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I need suggestions about a setup CD layout for non technical users.

My software is deployed on a CD with a setup.exe bootstrapper and a MSI file. There are also several dependency files used by the installer. The CD root looks something like this:

myapp.msi
setup.exe
sqlexpr32.exe
dotnetfx.exe
myapp.ico
...

It is not rocket science for a developer guessing that the file you need to run in order to begin the installation is setup.exe.

But my users are definitely not as tech-savvy.

I have included an autorun.inf file, but I have found after testing in several machines that most of them do not automatically launch the setup. For whatever reason. In some machines somebody has disabled autorun, or some antivirus software, or whatever. The thing is that I cannot rely on autorun being available at all times.

So I'm thinking making changes to the CD layout in order to make more obvious which file has to be run.

One option is to make a new Install.exe program that just launches the original bootstrapper, and moving everything to a folder in the root of the CD:

autorun.inf   <-- launches Install.exe, if autorun is enabled for the drive.
Install.exe   <-- launches contents/setup.exe
contents/myapp.msi
contents/setup.exe
contents/sqlexpr32.exe
contents/dotnetfx.exe
contents/myapp.ico
contents/...

As I cannot yet rely on the .net framework being present, I cannot use .net to make my Install.exe and that is kind of annoying.

Other option is making a Install.bat but most users are not familiar with the .bat extension and might not think about double-clicking it. And the user would see a command prompt window.

Other option is making a self-extracting exe and compressing everything inside, so the only files in the CD would be the autorun.inf and the self-extracting file.

What would you do?

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5 Answers 5

up vote 5 down vote accepted

Other option is making a Install.bat but most users are not familiar with the .bat extension and might not think about double-clicking it. And the user would see a command prompt window.

You could create a shortcut to the Install.bat and give it a pretty icon and a nicer name. You can also make it start minimised, so they probably wouldn't notice the command prompt appearing briefly.


EDIT: (By Sergio Acosta)

I found out how to solve the relative path issue:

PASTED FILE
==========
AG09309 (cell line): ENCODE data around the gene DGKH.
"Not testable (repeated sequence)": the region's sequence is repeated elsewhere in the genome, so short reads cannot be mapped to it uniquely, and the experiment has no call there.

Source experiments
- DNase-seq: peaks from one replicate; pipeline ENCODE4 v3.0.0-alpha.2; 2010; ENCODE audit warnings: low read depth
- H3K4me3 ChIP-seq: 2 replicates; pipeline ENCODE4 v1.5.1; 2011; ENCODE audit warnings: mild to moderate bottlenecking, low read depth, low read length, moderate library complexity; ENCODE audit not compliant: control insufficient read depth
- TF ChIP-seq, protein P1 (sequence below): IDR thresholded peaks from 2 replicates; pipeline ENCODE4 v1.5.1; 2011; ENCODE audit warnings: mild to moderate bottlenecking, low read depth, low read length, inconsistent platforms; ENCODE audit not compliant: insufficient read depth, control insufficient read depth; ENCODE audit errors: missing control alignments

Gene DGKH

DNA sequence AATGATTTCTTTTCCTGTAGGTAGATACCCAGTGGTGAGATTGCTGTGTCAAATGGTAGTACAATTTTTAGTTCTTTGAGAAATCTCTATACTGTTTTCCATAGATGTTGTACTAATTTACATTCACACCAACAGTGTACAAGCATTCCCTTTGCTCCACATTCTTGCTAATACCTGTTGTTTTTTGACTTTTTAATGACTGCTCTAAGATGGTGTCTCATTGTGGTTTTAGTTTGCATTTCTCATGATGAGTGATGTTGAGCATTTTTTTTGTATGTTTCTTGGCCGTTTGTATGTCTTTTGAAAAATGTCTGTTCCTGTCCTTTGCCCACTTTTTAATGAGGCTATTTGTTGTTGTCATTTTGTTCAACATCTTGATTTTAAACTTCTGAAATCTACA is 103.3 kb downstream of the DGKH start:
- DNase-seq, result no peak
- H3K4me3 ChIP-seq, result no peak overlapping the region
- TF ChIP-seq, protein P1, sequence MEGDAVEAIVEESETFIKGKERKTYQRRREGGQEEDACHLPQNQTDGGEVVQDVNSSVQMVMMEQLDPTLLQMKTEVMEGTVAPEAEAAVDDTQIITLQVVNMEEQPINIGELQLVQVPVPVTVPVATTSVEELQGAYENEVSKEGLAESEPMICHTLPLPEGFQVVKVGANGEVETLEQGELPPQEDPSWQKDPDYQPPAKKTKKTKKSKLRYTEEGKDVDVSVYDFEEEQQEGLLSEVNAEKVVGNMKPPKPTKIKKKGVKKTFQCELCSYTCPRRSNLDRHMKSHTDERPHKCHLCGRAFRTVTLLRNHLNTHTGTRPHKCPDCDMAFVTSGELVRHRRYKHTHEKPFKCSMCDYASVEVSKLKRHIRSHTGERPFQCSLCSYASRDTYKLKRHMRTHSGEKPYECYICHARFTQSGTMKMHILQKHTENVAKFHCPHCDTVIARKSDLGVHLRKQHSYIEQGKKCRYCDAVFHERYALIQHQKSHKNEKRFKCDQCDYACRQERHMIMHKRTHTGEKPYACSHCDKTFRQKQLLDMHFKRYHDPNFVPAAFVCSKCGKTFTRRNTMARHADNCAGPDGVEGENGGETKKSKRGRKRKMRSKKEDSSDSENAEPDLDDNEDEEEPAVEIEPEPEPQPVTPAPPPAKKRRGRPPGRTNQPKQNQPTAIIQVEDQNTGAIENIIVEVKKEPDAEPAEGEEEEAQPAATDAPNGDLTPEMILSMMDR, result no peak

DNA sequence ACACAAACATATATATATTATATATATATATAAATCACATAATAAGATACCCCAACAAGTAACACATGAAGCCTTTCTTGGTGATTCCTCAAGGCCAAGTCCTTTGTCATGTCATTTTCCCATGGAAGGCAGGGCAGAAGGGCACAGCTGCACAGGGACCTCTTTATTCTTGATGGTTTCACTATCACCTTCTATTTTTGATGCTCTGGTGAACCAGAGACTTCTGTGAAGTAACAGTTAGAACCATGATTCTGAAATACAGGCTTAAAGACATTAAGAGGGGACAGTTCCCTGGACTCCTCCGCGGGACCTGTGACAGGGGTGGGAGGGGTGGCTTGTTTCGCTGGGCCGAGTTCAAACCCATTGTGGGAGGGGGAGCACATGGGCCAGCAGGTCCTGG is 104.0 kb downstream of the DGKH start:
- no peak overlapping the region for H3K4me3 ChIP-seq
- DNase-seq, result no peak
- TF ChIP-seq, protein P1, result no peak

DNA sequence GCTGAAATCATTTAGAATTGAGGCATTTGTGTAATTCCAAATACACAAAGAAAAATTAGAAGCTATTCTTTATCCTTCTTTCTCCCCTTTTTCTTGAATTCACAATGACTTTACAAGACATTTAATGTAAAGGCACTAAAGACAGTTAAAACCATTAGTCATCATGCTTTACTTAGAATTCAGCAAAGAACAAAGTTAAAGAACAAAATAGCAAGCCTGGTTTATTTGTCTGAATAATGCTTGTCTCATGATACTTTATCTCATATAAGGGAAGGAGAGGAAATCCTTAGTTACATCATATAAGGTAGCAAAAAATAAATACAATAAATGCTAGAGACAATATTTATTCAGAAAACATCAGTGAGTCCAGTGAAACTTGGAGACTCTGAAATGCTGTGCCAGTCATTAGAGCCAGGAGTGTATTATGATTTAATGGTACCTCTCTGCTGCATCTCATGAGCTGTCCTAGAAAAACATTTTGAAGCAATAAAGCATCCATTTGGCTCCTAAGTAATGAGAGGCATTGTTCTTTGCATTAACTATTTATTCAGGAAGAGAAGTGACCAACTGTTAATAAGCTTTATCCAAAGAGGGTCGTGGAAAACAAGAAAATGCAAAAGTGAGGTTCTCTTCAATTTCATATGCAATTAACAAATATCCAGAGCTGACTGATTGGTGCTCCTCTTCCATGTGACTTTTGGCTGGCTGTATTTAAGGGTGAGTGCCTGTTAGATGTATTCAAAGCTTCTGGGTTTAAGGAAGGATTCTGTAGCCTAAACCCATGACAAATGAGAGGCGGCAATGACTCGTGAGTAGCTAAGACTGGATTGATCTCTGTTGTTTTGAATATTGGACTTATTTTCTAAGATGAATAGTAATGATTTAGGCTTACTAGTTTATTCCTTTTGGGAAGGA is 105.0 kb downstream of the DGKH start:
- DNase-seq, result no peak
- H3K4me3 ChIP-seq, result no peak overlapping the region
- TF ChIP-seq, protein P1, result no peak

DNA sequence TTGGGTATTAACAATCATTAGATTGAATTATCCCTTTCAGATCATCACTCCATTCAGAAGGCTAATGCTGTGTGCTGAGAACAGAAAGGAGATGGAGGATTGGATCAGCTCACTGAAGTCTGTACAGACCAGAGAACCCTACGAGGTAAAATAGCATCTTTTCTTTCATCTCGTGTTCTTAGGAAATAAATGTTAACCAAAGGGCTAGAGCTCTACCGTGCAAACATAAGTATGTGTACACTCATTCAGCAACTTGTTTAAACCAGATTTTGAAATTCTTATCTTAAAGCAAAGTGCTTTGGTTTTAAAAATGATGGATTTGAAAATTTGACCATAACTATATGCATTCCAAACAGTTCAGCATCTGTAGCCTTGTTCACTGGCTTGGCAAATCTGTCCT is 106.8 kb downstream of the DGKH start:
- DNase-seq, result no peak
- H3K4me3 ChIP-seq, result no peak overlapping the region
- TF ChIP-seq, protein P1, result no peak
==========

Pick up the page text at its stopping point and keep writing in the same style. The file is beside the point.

This is how the shortcut should be configured:

Target:    %windir%\system32\cmd.exe "/C start contents\setup.exe"
Start in:  %cd%
Run:       Minimized
Icon:      %SystemRoot%\system32\SHELL32.dll (and manually select the one that looks like a setup package.

I have tested it and it works.

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I never considered shortcuts, duh!. All I have to do is place a shortcut to the real setup.exe in the CD root. =) –  Sergio Acosta Mar 22 '09 at 13:09
    
yep! and you can name it "CLICK HERE TO INSTALL" :) –  nickf Mar 22 '09 at 13:11
    
+1 simplicity rulez. –  Mehrdad Afshari Mar 22 '09 at 13:18
    
that's idd even simpler! +1 –  Sander Versluys Mar 22 '09 at 14:43
    
I think we all failed at basic Windows shortcuts 101. Shorcuts paths in Windows are always absolute. How do you make a shortcut that works when the drive letter changes? You can't. =( –  Sergio Acosta Mar 22 '09 at 19:42
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Keep it simple, instead of thinking to much of the layout, go by conventions and leave the setup.exe or install.exe and provide a README.txt file where they can find installation instructions. Most users will choose install.exe or setup.exe and other will probably read the txt.

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The readme.txt is a good suggestion. Thanks. Whatever I decide to do, I will include also a readme. About the conventions, the problem is that for my users there is no such convention. They are the kind of people that always double-click likns on web pages and I doubt they all know what a '.exe' is. –  Sergio Acosta Mar 22 '09 at 13:06
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Put a big sticker on the CD that reads "Run Setup.exe".

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Good suggestion, thanks. I will try to have that on the CD label! –  Sergio Acosta Mar 22 '09 at 20:48
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I think that the simplest option you have mentioned, to make a new Install.exe program that just launches the original bootstrapper, and having nothing else except the Autorun at the root of the CD, is the best choice.

One icon = no options. Can't really do better than this.

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Though I like the solution with the shortcuts, it may be an alternative also to use the free "Bat To Exe Converter".
This way your users will see a standard-looking EXE with any custom icon you want. Plus you can configure it to be run invisible so there won't even be a minimized CMD box.

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